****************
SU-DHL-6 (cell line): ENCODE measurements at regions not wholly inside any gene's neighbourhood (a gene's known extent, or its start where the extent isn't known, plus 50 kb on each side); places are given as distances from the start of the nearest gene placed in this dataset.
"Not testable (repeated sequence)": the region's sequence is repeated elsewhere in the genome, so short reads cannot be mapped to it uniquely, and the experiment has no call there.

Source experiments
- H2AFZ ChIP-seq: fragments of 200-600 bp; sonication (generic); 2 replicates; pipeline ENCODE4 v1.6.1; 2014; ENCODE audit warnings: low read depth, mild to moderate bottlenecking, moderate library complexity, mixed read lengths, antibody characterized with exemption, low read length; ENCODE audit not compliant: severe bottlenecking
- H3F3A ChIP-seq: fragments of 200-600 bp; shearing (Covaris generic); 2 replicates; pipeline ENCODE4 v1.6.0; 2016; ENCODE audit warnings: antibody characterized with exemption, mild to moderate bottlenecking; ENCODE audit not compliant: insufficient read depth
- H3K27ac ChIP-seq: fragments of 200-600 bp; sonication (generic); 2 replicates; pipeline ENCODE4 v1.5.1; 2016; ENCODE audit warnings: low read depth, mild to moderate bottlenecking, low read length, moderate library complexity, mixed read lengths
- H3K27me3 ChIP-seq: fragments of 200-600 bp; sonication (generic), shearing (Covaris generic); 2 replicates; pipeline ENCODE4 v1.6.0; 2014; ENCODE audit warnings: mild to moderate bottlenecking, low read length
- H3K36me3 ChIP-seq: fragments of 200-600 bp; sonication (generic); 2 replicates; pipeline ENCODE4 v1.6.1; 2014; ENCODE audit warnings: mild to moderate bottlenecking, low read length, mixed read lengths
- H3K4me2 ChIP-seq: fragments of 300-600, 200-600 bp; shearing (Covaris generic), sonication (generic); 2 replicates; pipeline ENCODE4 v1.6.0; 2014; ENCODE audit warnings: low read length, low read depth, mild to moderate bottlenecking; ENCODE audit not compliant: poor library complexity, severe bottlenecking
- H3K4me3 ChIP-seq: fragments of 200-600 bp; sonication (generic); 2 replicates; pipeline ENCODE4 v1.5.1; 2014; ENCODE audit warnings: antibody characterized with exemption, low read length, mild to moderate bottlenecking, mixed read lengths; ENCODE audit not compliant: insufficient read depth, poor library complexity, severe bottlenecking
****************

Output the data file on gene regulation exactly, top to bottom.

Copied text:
SU-DHL-6 (cell line): ENCODE measurements at regions not wholly inside any gene's neighbourhood (a gene's known extent, or its start where the extent isn't known, plus 50 kb on each side); places are given as distances from the start of the nearest gene placed in this dataset.
"Not testable (repeated sequence)": the region's sequence is repeated elsewhere in the genome, so short reads cannot be mapped to it uniquely, and the experiment has no call there.

Source experiments
- H2AFZ ChIP-seq: fragments of 200-600 bp; sonication (generic); 2 replicates; pipeline ENCODE4 v1.6.1; 2014; ENCODE audit warnings: low read depth, mild to moderate bottlenecking, moderate library complexity, mixed read lengths, antibody characterized with exemption, low read length; ENCODE audit not compliant: severe bottlenecking
- H3F3A ChIP-seq: fragments of 200-600 bp; shearing (Covaris generic); 2 replicates; pipeline ENCODE4 v1.6.0; 2016; ENCODE audit warnings: antibody characterized with exemption, mild to moderate bottlenecking; ENCODE audit not compliant: insufficient read depth
- H3K27ac ChIP-seq: fragments of 200-600 bp; sonication (generic); 2 replicates; pipeline ENCODE4 v1.5.1; 2016; ENCODE audit warnings: low read depth, mild to moderate bottlenecking, low read length, moderate library complexity, mixed read lengths
- H3K27me3 ChIP-seq: fragments of 200-600 bp; sonication (generic), shearing (Covaris generic); 2 replicates; pipeline ENCODE4 v1.6.0; 2014; ENCODE audit warnings: mild to moderate bottlenecking, low read length
- H3K36me3 ChIP-seq: fragments of 200-600 bp; sonication (generic); 2 replicates; pipeline ENCODE4 v1.6.1; 2014; ENCODE audit warnings: mild to moderate bottlenecking, low read length, mixed read lengths
- H3K4me2 ChIP-seq: fragments of 300-600, 200-600 bp; shearing (Covaris generic), sonication (generic); 2 replicates; pipeline ENCODE4 v1.6.0; 2014; ENCODE audit warnings: low read length, low read depth, mild to moderate bottlenecking; ENCODE audit not compliant: poor library complexity, severe bottlenecking
- H3K4me3 ChIP-seq: fragments of 200-600 bp; sonication (generic); 2 replicates; pipeline ENCODE4 v1.5.1; 2014; ENCODE audit warnings: antibody characterized with exemption, low read length, mild to moderate bottlenecking, mixed read lengths; ENCODE audit not compliant: insufficient read depth, poor library complexity, severe bottlenecking